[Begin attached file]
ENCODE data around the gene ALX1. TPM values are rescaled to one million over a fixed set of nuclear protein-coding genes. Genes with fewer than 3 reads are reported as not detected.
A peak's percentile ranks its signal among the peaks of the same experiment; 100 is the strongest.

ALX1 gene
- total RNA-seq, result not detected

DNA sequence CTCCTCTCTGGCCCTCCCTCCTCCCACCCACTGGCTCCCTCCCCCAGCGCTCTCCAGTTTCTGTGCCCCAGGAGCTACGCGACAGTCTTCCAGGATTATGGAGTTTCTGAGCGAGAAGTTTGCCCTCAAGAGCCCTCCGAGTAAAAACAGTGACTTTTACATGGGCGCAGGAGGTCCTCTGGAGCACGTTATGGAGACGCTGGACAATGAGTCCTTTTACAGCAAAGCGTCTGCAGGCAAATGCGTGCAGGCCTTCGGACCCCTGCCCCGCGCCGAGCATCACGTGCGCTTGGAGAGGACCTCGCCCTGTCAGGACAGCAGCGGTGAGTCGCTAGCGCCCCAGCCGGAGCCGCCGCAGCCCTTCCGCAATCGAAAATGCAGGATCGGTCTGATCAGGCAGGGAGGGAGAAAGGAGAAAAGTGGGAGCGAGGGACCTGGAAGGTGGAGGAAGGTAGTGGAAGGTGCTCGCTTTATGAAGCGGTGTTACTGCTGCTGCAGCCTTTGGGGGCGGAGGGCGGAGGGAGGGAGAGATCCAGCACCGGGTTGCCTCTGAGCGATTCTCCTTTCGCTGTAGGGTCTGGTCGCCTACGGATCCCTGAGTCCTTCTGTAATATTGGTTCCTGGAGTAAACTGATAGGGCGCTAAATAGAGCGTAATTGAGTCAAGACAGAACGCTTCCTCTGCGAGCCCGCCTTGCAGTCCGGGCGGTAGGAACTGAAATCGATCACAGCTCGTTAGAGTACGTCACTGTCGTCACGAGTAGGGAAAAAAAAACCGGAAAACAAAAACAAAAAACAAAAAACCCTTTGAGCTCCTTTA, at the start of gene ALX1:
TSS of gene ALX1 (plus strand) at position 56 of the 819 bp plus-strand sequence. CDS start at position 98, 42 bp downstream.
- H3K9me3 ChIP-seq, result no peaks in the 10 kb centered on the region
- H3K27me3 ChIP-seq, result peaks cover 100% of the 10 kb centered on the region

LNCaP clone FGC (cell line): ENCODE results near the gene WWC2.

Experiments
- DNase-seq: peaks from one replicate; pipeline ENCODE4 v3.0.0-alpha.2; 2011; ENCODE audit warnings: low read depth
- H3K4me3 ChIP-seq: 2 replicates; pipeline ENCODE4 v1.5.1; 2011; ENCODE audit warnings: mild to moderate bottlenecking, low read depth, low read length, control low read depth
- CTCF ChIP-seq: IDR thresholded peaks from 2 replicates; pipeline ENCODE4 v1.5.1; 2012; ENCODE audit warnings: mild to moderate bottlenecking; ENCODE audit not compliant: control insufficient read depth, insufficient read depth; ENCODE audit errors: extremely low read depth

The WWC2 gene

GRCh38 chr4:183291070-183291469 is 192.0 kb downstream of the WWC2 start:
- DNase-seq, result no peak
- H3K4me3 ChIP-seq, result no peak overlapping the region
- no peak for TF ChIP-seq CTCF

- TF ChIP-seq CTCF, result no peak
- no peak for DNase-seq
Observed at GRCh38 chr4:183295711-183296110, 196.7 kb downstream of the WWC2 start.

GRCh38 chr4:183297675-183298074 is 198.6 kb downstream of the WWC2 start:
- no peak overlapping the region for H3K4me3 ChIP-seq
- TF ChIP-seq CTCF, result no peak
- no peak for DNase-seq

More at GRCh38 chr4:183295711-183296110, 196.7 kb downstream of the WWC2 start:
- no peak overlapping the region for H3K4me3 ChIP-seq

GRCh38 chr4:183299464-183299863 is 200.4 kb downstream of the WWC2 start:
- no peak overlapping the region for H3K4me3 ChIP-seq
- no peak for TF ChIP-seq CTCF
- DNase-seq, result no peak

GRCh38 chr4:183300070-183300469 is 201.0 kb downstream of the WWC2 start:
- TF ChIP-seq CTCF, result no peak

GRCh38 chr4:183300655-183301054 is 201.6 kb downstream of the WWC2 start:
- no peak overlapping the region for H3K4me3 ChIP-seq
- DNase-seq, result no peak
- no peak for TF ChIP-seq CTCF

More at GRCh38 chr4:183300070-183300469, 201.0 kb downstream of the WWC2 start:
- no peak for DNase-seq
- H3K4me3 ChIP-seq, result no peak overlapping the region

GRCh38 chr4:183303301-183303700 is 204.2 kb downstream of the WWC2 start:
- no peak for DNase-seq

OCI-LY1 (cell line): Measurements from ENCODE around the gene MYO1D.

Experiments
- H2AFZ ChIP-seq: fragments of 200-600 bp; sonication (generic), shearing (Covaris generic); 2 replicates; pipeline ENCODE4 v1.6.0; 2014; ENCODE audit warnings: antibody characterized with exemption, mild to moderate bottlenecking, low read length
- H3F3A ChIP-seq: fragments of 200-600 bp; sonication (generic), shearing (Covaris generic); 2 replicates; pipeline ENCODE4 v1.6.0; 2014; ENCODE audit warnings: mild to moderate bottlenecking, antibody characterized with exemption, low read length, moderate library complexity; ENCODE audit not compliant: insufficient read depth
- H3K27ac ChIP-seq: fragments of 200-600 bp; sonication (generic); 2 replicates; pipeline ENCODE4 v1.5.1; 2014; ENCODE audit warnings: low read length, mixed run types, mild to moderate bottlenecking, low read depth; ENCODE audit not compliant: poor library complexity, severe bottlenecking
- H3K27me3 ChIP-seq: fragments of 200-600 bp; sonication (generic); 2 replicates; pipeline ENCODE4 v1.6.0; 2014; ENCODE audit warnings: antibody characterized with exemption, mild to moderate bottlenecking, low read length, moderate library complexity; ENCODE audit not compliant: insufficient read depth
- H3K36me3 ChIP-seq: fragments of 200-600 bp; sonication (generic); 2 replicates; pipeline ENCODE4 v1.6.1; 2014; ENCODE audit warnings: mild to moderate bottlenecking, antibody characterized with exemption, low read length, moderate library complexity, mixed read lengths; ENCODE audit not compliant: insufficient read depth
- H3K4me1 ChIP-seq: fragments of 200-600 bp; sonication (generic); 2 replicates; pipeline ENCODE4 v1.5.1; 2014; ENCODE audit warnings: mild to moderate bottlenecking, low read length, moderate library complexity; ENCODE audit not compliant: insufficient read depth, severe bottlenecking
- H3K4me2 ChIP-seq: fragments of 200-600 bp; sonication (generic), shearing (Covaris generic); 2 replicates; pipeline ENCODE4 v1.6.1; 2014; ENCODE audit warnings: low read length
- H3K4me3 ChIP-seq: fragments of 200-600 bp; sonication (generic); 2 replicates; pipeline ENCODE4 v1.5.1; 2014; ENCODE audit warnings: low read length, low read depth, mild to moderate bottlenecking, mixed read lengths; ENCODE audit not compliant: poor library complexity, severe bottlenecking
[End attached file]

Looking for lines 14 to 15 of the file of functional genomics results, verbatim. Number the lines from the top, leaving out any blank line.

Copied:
The WWC2 gene

GRCh38 chr4:183291070-183291469 is 192.0 kb downstream of the WWC2 start: